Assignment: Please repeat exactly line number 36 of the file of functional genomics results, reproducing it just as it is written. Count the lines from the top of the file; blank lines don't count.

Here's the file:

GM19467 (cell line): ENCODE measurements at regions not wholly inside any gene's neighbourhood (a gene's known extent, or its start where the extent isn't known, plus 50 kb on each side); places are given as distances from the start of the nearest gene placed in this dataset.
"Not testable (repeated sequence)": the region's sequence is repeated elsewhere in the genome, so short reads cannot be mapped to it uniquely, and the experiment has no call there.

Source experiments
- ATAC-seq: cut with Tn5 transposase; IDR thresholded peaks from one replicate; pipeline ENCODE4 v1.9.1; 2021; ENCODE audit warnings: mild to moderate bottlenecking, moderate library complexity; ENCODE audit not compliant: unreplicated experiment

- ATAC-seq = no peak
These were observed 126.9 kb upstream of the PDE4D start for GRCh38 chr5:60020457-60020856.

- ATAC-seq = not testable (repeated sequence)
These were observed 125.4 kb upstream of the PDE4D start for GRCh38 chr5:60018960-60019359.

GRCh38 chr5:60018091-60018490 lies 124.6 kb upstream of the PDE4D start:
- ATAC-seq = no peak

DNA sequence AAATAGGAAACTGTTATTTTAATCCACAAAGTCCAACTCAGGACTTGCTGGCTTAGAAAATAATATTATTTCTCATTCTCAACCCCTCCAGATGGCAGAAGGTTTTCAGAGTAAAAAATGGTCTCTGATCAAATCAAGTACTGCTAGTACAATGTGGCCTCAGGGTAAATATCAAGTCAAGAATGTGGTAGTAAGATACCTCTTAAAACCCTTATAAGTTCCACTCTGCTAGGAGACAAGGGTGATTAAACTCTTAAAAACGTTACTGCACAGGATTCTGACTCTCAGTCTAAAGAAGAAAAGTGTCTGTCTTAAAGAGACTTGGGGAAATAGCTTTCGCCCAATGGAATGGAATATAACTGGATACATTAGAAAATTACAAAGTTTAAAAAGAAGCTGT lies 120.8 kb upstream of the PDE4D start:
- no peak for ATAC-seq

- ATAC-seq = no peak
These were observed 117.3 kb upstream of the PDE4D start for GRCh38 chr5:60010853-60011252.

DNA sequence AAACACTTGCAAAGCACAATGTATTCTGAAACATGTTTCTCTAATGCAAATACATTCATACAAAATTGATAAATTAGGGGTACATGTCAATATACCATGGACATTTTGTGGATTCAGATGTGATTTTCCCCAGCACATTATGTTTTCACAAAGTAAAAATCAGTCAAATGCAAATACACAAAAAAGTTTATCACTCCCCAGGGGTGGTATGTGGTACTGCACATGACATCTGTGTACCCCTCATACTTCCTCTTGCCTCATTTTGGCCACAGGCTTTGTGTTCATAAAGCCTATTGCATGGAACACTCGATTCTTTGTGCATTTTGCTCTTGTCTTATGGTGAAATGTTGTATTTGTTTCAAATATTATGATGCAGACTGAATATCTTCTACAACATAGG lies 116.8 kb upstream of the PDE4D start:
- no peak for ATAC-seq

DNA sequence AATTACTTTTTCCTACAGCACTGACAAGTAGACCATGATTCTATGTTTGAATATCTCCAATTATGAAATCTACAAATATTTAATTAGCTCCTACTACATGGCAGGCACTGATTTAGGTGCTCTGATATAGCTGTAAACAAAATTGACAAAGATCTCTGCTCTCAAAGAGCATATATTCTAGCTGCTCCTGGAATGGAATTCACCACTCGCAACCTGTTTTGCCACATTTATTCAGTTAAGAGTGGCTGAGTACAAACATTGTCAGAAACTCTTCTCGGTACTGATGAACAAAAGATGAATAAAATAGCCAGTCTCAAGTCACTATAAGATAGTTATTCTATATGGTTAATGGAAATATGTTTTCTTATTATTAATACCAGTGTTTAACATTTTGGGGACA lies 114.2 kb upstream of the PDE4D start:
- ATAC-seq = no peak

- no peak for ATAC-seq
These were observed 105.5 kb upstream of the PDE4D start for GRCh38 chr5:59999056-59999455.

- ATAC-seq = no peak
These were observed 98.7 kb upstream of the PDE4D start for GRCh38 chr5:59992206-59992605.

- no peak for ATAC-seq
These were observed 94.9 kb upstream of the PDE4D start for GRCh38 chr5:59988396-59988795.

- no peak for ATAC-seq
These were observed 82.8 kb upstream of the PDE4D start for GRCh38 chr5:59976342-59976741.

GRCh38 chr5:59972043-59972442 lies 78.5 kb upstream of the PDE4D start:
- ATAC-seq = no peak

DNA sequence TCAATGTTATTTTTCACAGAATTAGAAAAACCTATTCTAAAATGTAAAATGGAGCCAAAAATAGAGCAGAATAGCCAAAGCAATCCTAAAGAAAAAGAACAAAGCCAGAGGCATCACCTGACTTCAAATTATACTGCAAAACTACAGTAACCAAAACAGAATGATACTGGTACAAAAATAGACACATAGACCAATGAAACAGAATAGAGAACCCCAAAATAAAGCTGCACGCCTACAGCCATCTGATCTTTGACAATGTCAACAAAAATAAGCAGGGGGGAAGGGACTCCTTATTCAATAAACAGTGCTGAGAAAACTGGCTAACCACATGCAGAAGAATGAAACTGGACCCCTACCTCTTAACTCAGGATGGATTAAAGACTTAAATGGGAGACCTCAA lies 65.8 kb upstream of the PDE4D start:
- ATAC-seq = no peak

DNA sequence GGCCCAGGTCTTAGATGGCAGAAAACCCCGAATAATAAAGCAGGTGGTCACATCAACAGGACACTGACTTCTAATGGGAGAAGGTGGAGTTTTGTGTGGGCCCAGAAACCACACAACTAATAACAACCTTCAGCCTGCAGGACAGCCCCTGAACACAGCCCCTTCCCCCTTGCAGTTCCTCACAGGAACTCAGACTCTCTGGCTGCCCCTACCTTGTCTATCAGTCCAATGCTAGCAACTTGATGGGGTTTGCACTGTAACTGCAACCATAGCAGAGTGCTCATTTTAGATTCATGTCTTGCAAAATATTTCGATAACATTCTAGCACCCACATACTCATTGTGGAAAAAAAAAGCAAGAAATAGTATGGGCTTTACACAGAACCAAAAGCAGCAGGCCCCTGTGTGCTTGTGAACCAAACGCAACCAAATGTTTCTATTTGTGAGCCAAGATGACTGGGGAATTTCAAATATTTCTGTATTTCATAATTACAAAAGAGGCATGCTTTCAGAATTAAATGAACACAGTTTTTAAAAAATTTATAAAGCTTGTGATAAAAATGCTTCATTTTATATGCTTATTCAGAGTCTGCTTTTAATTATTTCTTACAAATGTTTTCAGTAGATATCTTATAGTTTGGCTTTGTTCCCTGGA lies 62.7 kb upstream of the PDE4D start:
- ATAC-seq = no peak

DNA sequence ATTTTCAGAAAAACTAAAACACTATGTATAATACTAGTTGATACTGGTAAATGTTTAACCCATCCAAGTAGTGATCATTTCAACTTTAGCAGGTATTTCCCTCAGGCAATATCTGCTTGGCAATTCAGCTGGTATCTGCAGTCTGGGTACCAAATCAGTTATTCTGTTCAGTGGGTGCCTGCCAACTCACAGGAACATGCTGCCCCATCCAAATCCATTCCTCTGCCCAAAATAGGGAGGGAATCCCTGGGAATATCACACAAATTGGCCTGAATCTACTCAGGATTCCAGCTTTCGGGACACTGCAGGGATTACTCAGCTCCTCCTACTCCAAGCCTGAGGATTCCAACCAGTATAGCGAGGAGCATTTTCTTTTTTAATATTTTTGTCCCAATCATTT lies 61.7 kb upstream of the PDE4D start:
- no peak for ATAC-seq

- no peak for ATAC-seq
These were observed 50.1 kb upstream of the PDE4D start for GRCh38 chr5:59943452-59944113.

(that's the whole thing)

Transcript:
These were observed 50.1 kb upstream of the PDE4D start for GRCh38 chr5:59943452-59944113.